COVER STORY: by News WeeklyNews Weekly
Universities: battleground for next election?
, July 26, 2003
It has been a long time since higher education was a central election issue in the federal political arena, but all indications are that the next poll will be different.
The Coalition and Labor are vigorously pursuing starkly different models for Australia's higher education sector and are preparing the electoral battleground to convince Australian parents and their offspring, many of whom will be first-time or new voters, that their respective platform promises the best way forward for the future of the nation.
Education Minister Dr Brendan Nelson has staked his own political future on his new deal for the universities, which includes capacity to charge higher fees, while Labor is staking its short-term future on making university education accessible to the widest possible number of students.Tiered system
The Nelson Plan actually brings more Commonwealth funding to the table - $1.5 billion in the first four years and $10 billion over the coming decade. But it will also put an end to the equal treatment of all universities - creating a two or even three-tiered system of "Ivy League" unis in Australia, up-and-comers, and niche universities.
Even more controversially the plan also allows Australia's universities to "become internationally competitive" by permitting them the flexibility to increase the HECS charge (currently about a quarter of the cost of a student's education) in the fields of law, medicine, veterinary science, engineering, arts, commerce and economics.
Unfortunately for Labor, HECS is a Labor tax, and in effect, the Coalition is simply extending it.
Labor now says the higher fees and ability of students to "buy" themselves a degree will both dissuade lower income students from pursuing higher education, and be prohibitive for those who do.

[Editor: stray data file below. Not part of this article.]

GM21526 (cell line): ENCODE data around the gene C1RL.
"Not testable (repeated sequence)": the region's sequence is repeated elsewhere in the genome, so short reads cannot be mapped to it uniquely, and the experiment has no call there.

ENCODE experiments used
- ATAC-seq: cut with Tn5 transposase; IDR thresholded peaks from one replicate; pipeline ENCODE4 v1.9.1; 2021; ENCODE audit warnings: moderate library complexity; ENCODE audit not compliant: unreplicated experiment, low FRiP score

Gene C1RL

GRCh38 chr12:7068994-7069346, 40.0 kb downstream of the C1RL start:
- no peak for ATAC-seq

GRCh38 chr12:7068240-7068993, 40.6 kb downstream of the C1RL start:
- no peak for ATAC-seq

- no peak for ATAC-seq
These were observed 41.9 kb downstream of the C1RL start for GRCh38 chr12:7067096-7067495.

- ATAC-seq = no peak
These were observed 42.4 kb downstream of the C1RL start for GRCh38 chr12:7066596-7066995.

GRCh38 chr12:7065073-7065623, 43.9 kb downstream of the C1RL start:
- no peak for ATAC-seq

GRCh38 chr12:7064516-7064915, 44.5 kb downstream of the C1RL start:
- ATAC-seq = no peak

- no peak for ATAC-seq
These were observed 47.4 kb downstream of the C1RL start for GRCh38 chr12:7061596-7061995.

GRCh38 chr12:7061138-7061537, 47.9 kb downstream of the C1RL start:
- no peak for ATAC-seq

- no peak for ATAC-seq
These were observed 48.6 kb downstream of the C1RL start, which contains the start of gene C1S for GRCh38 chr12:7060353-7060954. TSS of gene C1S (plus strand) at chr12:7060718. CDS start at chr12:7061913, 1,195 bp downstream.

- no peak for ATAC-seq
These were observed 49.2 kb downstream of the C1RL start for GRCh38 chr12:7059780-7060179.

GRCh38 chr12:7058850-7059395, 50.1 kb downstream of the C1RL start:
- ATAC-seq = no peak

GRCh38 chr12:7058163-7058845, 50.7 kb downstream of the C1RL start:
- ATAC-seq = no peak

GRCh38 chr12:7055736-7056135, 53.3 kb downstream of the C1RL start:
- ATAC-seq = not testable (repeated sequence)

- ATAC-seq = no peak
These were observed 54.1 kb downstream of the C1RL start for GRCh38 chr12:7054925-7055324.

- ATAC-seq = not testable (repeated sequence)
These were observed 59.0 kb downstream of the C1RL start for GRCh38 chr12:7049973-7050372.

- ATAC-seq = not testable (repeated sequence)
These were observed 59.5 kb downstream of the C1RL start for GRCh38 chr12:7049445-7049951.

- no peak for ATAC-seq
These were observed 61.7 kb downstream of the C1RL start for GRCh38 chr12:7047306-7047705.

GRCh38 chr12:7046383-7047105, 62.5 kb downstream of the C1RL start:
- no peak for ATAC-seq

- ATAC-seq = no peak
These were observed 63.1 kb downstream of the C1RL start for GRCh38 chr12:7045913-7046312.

In attempting to cruel the Government's proposals to allow universities to charge up to 30 per cent more for courses, Labor's Simon Crean is already rehearsing the lines he will use including:
"Education is going to be priced out of the reach of our young people."
"We shouldn't just look at these things as costs, we've got to see them as investments by the nation."
"So while there is some private benefit in education, overwhelmingly it is for the public good."
They are effective lines which will resonate in the community which believes education is, or should be, an acceptable vehicle for their hard-earned taxes to go toward.
So far Labor has announced that it would lower fees for maths and science students, 20,000 more TAFE positions, 3,125 more places for nurses. More "practical" investment announcements are expected over the coming months from the ALP.
But while the politics of the current education debate is going to generate ongoing heat it needs to be recalled that there has been a fundamental shift in higher education funding in Australia (and incidentally for many other government programs as well) toward the principle of user-pays.Trifecta
In fact, the past couple of decades have been marked by a remarkable trifecta in higher education in Australia - more university places than ever before, a massive increase in the number of fee-paying foreign students, and students paying for their own education through HECS.
But the dividend from the trifecta has been even more remarkable - universities are still under-funded, over-crowded and fail to pay their academics salaries commensurate with their extensive studies and experience. Most significantly, however, is the fact that despite the extra revenue, taxes have not fallen, but continue to be soaked up.
In short governments, both Labor and Liberal, have driven the user pays policy through higher education sector - making students pay for part of their education and making universities pull in "export" income from overseas students, but the cost to taxpayer continues to rise.
The majority of overseas students come from Asia - specifically: Singapore (18,000), Malaysia (16,000), Hong Kong (15,000), Indonesia (10,000), China (8,000) and India (5,000).
All up, the overseas students member an extraordinary 112,000 bringing in $4.2 billion in external income.
The Coalition may, in fact, be correct in arguing that it is trying to create a better, fairer and better-funded system, but it also requires a sense of history to see that ultimately students are going to be bailed up to pay for their own education, while the Australian taxpayer forks out just the same as ever.